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Not All Champions Win Championships

The ending scoreboard needs its winner and loser, but no single outcome will ever define you.

Hey kiddo,

I know this is not the way you drew it up in your head.

In your head, you and your teammates were throwing your equipment in the air and raising the championship trophy to the rafters for all of us crazy parents to capture with our cellphones. In your mind, you were going to be celebrating with your coaches and friends as champions. 

But instead, you watched it happen from the other end of the ice—or watched what you could with your head hung low.

I know it stings. Seeing the disappointment on your face as you skated back toward the locker room was heartbreaking and feeling the sadness in your postgame hug was gut wrenching. I know how badly you wanted this one, and I would give anything for you to be able to live out your dream.

But let me tell you kiddo, this wasn’t the first tear-jerking loss I’ve witnessed, and I know it won’t be the last.

It may take a little time, but I promise you, that you will move past this loss. The feeling of being oh, so close, may never go away, but eventually, it will be overpowered by fond memories of your team’s journey to this point and experience of the weekend. And what a rush it has been watching you and your team come together the way they did!

I didn’t sign you up for hockey to win championships. In fact, it’s not why you wanted to play to begin with either. I remember it going something like this: 

“Mommy, can I please play hockey with Jack and Lucy? Pleeeeeease.”

While you wanted to get into hockey to play with your friends—a reason I hope always keeps you in the game—believe it or not, I signed you up for these losing moments as much as anything.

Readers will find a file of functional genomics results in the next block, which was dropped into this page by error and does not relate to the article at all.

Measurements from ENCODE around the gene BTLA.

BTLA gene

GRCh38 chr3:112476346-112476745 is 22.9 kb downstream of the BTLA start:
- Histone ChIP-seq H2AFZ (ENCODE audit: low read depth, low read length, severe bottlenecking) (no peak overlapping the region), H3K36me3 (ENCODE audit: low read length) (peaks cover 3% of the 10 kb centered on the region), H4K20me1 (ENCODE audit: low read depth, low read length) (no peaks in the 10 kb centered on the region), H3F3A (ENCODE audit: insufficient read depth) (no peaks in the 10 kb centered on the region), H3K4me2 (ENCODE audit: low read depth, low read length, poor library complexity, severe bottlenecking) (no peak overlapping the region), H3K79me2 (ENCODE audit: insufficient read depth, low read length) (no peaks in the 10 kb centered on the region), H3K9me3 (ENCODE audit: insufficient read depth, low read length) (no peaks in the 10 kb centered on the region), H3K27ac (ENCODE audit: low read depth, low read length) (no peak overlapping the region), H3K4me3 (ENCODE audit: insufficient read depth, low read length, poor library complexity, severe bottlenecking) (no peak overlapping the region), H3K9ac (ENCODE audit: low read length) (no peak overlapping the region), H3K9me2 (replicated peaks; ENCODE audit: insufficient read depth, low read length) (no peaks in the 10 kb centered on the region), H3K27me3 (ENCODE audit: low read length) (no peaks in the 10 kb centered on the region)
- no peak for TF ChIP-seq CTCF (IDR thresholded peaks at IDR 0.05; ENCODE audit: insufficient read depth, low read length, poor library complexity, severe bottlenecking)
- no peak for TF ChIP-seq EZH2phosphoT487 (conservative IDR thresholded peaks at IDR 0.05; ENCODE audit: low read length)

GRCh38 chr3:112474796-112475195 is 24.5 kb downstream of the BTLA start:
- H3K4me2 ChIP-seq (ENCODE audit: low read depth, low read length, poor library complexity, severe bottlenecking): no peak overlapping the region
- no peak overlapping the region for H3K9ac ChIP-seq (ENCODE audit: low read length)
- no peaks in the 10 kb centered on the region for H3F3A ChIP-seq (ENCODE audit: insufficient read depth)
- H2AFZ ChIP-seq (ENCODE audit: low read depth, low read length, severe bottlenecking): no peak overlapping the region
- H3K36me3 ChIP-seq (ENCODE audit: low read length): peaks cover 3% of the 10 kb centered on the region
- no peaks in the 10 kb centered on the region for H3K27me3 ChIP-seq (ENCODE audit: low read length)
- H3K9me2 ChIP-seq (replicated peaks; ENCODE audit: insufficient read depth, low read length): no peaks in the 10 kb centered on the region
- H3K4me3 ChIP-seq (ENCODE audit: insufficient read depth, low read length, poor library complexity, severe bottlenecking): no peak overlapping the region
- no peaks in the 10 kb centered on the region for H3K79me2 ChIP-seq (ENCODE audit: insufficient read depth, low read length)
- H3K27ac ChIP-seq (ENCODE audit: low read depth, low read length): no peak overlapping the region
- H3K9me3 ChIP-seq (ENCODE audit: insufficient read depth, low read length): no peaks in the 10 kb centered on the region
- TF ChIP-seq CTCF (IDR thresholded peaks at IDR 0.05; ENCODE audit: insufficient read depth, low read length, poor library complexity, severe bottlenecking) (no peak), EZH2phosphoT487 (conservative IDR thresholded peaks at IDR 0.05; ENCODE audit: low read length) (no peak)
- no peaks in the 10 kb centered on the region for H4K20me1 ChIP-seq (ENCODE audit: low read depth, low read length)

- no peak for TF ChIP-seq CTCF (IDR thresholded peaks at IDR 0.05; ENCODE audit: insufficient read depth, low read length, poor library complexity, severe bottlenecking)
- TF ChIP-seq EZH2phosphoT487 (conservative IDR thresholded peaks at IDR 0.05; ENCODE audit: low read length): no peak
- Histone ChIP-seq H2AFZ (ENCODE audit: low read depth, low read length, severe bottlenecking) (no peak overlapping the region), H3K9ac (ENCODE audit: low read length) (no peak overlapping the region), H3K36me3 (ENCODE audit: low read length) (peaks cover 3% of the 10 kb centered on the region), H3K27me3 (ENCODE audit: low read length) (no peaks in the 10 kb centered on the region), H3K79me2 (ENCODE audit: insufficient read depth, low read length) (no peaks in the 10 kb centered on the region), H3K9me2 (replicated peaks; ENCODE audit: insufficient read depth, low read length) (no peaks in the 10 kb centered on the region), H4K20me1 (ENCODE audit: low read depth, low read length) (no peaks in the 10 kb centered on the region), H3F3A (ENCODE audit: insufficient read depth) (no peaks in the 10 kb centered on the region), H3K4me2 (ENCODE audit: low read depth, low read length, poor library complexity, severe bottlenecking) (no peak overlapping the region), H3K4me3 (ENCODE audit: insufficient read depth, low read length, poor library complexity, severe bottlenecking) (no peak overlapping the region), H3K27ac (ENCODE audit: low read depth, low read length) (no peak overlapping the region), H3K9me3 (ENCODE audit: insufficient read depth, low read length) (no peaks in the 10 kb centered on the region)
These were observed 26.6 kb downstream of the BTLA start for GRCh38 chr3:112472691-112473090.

I know you’re going to roll your eyes and groan ‘oh mom’ at this one, but I put you into hockey for the life lessons you’re bound to learn along the way (because, yes kiddo, you’re learning something).

Winning is fun, don’t get me wrong. And I want to you enjoy a win and aim for it every chance you get. But winning doesn’t teach you how to grow. It’s the pursuit of success, and the ups and downs along the way, that are the true value of sports.

As we saw with your team this season, it’s easy to be excited to go to the rink, work hard to improve and be a good teammate when your team is rolling. It’s when you face tough losses, challenges and even outright struggle that you really learn about yourself and what it takes to succeed in life.  

So buddy, you lost. And I really wish you didn’t have to feel like you do right now, and I wish you guys were crowned champions because you all worked so darn hard for it. But, with the way you competed to the very end and represented your community, I couldn’t be prouder of you.  

The ending scoreboard needs its winner and loser, but no single outcome will ever define you.

You’re not always going to be on the winning side, no matter how hard you try. But learning to lose with grace, picking yourself and your teammates up and knowing that you tried your hardest is just as big of a reward as a first-place trophy in my mind.

So chin up, kiddo. You guys had an incredible season. Thank you for letting dad and I be a part of it. Win or lose, we can’t wait for next year.

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Ice Hockey

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Sportsmanship Parent Minnesota Hockey